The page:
Pancreatic Cancer

Pancreatic cancer begins in the tissues of your pancreas — an organ in your abdomen that lies behind the lower part of your stomach and releases enzymes that aid digestion and produces hormones that help manage your blood sugar.

Breast Cancer

Breast cancer forms in the cells of the breasts when some breast cells begin to grow abnormally. These cells divide more rapidly than healthy cells do and continue to accumulate, forming a lump or mass. Cells may spread (metastasize) through your breast to your lymph nodes or to other parts of your body.

Non-Small Cell Lung Cancer

Non-small cell lung cancer is an umbrella term for several types of lung cancers. Non-small cell lung cancers include squamous cell carcinoma, adenocarcinoma and large cell carcinoma.

Prostate Cancer

Prostate cancer is marked by an uncontrolled (malignant) growth of cells in the prostate gland. The prostate is the walnut-sized gland in men, located just below the bladder and in front of the rectum, surrounding the urethra – the tube that carries urine out of the bladder.

Bladder Cancer

The bladder is a hollow muscular organ in the lower abdomen that stores urine. Bladder cancer arises from cells of the bladder and most commonly from the cells covering the inner surface of the organ. It more common in smokers and in men.

Liver Cancer

Liver cancer is the cancer arising from cells of the liver. The most common type of liver cancer is the Hepatocellular carcinoma and some risk factors linked to liver cancer include cirrhosis, hepatitis B, and hepatitis C.

Gastrointestinal Cancers

GI tract cancer is a collective term used to describe cancers that affect the digestive system. The most commonly diagnosed GI cancers include colorectal cancer (CRC), gastric cancer, and liver cancers in addition to prostate and pancreatic cancers.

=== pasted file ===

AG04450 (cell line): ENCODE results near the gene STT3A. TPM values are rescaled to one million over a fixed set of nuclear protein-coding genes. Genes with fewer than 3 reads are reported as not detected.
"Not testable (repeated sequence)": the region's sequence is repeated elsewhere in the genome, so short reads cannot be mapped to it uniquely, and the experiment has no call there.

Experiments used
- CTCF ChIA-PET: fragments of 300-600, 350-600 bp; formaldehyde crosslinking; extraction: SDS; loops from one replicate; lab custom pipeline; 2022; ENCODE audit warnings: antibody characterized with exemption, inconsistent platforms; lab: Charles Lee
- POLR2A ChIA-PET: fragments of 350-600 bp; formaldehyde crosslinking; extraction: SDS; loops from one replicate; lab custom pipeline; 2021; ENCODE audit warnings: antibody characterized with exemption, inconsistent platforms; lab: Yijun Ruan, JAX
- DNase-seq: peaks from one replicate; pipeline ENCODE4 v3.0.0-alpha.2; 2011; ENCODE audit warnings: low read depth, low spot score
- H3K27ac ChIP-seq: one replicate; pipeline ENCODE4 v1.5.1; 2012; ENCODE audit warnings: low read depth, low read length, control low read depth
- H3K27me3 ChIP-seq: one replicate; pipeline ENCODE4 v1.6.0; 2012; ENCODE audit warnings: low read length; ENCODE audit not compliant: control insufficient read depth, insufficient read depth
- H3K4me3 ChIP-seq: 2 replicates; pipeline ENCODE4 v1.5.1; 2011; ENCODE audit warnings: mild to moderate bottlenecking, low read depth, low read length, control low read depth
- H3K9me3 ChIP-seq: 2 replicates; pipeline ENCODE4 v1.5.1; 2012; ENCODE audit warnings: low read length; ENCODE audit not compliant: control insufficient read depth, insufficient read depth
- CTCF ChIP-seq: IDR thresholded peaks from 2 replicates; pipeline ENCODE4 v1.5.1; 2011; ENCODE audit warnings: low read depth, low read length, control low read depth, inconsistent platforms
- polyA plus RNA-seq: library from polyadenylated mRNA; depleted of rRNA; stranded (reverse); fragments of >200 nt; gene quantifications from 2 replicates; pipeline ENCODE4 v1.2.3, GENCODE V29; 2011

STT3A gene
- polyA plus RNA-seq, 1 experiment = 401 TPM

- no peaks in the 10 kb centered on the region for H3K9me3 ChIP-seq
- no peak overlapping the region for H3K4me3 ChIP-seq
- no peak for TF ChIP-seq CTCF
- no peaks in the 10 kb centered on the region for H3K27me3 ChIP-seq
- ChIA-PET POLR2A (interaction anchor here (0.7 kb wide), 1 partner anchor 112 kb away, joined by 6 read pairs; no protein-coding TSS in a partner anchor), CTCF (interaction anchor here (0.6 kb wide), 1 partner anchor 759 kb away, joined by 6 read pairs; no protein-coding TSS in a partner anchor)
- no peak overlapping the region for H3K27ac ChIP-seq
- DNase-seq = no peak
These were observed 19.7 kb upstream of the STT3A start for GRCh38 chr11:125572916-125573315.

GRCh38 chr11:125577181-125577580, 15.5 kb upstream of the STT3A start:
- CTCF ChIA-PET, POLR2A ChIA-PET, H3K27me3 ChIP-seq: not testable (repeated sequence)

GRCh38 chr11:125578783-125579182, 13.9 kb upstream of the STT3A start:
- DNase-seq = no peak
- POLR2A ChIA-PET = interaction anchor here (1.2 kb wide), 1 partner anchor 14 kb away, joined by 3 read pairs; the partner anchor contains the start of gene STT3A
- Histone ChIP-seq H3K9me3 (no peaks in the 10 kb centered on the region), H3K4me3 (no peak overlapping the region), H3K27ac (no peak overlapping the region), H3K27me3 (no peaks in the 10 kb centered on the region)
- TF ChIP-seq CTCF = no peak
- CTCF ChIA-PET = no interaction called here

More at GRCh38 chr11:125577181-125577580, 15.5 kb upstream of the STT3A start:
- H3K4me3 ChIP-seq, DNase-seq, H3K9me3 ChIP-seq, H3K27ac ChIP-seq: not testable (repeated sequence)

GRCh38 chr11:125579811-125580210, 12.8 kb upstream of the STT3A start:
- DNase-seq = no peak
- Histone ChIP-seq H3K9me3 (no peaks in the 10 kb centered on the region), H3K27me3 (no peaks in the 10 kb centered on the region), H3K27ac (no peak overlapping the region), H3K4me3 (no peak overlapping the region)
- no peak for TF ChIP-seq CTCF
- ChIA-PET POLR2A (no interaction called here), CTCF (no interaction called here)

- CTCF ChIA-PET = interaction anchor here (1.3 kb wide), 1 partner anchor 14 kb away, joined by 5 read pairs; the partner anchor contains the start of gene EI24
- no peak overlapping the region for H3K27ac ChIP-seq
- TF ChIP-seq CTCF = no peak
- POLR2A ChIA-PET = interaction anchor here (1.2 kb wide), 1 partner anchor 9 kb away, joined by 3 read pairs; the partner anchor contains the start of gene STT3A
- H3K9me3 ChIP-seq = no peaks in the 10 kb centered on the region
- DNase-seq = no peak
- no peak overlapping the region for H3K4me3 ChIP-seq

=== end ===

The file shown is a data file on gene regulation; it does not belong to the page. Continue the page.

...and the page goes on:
Inflammatory Bowel Disease

Inflammatory bowel disease (IBD) is a term for two conditions (Crohn’s disease and ulcerative colitis) that are characterized by chronic inflammation of the gastrointestinal (GI) tract.

Rheumatoid Arthritis

Rheumatoid arthritis is an autoimmune disease. This means your immune system (which usually fights infection) mistakenly attacks the cells that line your joints, making the joints swollen, stiff and painful. Over time, this can damage the joints, cartilage and nearby bone.


Lupus is an autoimmune condition in which our own immune system attacks multiple tissues causing widespread inflammation and subsequent damage to those tissues. It can affect the joints, skin, brain, lungs, kidneys, and blood vessels.

Cardiovascular Diseases

Cardiovascular disease (CVD) is a general term for conditions affecting the heart or blood vessels. It’s usually associated with a build-up of fatty deposits inside the arteries (atherosclerosis) and an increased risk of blood clots.


Psoriasis is an autoimmune disease affecting mainly the skin causing itchy scaly patches. The skin of the elbows, knees, scalp, and trunk are most commonly affected.

Other Autoimmune Diseases

Autoimmune disease happens when the body’s natural defense system can’t tell the difference between your own cells and foreign cells, causing the body to mistakenly attack normal cells. There are more than 80 types of autoimmune diseases that affect a wide range of body parts.

In addition to our core focus areas, we train our technology based on a vast database of complexities and comorbidities with the following conditions included: